Amazon CTO hits Australia in cloud push


The chief technology officer of global retailer and technology giant Amazon has scheduled in a trip to Australia in mid-July to spruik the company’s cloud computing offerings, as interest in the burgeoning field of online cloud platforms continues to boom.

The company is currently heavily advertising a series of events across Sydney and Melbourne in mid-July, which will feature as their keynote speaker Amazon CTO Dr Werner Vogels (pictured above), who has played a key role at Amazon over the past decade and is one of the company’s most senior executives. Vogels will be flanked by the company’s Singapore-based Asia-Pacific managing director of its Amazon Web Services cloud division, as well as several other executives.

Amazon is also promising several Australian customer presentations at the event, which will also feature a cocktail reception.

“Whether you are new to the cloud or looking for more knowledge to take your business to the next level, this event will provide the information to successfully navigate the cloud,” the company’s promotional site states. “Highlights of the event include a special opening keynote by chief technology officer of Amazon, Dr Werner Vogels, who will share his perspectives on the current state of the cloud, the changes that Amazon is driving to help companies leverage the Cloud to drive higher efficiency and business growth.

The event marks one of the first occasions over the past several years where Amazon executives have spoken publicly in Australia with respect to local usage of their growing cloud computing platform.

Amazon Web Services is popular amongst Australian startups, who see the storage and hosting platform as a reliable and inexpensive building block to aid them in building new online systems which may be required to scale up dramatically as customer usage expands rapidly.

Amazon is not known to employ any Australia-based staff to support its platform, and like other cloud computing giants Google, and Microsoft, does not maintain an Australia-based datacentre to support staff. For these and a number of other reasons, large Australian companies and government organisations have so far tended to prefer dedicated Australia-based hosting instead of using the public cloud-type platform offered by Amazon and its rivals.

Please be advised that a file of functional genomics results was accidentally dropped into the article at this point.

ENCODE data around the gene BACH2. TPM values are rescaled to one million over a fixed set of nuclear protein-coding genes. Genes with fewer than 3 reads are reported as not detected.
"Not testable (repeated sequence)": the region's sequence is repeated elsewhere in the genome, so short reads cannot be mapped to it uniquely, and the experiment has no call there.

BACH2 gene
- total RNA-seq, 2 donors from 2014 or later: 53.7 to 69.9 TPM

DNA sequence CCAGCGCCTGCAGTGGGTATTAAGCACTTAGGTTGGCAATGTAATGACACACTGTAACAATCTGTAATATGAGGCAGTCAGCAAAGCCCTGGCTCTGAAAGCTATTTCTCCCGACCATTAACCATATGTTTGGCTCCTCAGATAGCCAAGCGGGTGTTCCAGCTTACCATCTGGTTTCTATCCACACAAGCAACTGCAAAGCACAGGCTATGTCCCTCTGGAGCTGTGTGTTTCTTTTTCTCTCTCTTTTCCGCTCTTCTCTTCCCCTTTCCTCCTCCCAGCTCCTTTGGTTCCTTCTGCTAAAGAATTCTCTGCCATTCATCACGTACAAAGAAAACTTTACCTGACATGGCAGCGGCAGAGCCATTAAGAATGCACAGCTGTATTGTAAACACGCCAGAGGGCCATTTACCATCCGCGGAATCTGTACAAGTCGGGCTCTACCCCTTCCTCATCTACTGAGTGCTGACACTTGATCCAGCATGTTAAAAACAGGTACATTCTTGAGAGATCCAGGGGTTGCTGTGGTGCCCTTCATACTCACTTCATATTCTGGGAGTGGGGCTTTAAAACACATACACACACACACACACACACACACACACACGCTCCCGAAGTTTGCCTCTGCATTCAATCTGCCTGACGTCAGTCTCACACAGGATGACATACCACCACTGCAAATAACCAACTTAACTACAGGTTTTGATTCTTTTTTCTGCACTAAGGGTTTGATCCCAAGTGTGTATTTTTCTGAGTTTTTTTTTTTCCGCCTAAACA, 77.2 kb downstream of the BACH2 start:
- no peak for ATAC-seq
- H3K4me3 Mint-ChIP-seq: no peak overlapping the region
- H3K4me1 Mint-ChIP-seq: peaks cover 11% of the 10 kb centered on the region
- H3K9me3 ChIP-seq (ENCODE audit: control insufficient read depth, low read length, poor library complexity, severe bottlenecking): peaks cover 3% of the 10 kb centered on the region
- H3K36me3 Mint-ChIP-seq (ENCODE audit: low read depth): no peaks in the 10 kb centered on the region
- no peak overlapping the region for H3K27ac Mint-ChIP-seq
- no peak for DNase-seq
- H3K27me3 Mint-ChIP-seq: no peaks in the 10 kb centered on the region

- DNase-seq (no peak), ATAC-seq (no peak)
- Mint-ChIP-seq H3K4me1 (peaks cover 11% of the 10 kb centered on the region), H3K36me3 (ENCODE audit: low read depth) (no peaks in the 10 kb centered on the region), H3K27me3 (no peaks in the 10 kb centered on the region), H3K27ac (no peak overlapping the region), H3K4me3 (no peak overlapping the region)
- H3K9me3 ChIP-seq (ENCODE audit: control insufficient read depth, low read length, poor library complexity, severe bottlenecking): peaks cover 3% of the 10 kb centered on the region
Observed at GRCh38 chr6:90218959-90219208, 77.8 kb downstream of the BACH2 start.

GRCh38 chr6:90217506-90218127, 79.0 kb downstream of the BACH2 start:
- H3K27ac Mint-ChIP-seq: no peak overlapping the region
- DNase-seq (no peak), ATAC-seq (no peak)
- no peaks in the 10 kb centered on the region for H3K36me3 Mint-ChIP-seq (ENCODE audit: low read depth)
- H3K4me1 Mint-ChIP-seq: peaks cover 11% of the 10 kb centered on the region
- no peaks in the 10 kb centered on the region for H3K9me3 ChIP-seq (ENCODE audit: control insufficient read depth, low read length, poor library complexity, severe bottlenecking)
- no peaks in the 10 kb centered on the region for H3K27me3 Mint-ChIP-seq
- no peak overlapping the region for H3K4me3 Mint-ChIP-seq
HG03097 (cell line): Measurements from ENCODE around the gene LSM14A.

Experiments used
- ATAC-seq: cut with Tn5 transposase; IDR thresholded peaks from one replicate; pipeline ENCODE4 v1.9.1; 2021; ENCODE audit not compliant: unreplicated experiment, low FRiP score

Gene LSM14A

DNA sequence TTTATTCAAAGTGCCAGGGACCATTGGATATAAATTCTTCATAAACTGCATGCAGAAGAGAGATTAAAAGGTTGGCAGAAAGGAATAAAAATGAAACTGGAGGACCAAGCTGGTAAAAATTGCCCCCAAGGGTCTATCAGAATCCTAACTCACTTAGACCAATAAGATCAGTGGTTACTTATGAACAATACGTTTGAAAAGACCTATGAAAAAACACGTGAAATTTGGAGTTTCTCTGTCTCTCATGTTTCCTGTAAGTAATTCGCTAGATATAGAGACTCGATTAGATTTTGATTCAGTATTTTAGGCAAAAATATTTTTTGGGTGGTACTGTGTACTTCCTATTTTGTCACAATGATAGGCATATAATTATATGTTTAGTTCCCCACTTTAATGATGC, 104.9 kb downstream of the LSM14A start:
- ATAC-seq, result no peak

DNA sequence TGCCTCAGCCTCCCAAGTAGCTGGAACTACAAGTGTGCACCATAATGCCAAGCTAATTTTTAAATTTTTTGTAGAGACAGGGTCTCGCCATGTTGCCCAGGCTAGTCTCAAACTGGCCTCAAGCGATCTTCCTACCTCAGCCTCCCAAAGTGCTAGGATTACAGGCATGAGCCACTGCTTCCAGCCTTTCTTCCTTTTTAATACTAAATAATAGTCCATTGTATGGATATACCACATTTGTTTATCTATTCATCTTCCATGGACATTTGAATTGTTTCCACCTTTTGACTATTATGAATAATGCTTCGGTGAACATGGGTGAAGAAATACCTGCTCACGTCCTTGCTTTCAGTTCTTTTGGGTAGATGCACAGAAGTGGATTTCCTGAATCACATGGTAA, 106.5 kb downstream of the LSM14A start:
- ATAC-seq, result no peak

Amazon’s visit Down Under comes, however, as the trend against global cloud giants building Australia-based datacentres shows some signs of shifting. confirmed in mid-May this year that it was confirming the case for when to build a local datacentre, with global CEO Marc Benioff saying a locat datacentre was not a matter of “an if”, but “a when”. SAP partner Oxygen late last month revealed plans to sell a complete software as a service platform locally based on a hosted SAP suite, while Oracle has confirmed plans to sell its CRM on demand product through a Sydney-based datacentre hosted by Harbour MSP.

Image credit: Dutch Digital Pioneers collection, Creative Commons


  1. If you want to host in the USA there are heaps of good options, very high bandwidth, very good price. Amazon is one of those options. If you don’t mind an extra 200 milliseconds round trip latency, then virtual servers are easily within the means of most Australians… even shoestring startup businesses.

    If you want to host in Australia, get ready to pay a whole lot extra. Bandwidth limits, high price of electricity, high price of real estate, and high priced data centers.

    • My experience of hosting in the US is not great; I just find the latency means Australians accessing the content are just that much slower to get to it. Since Delimiter’s hosting was shifted to Australian servers, it has become much faster to read and edit the site, and our FTP access is also lightning quick. I haven’t found that with the US web hosts I have used in the past.

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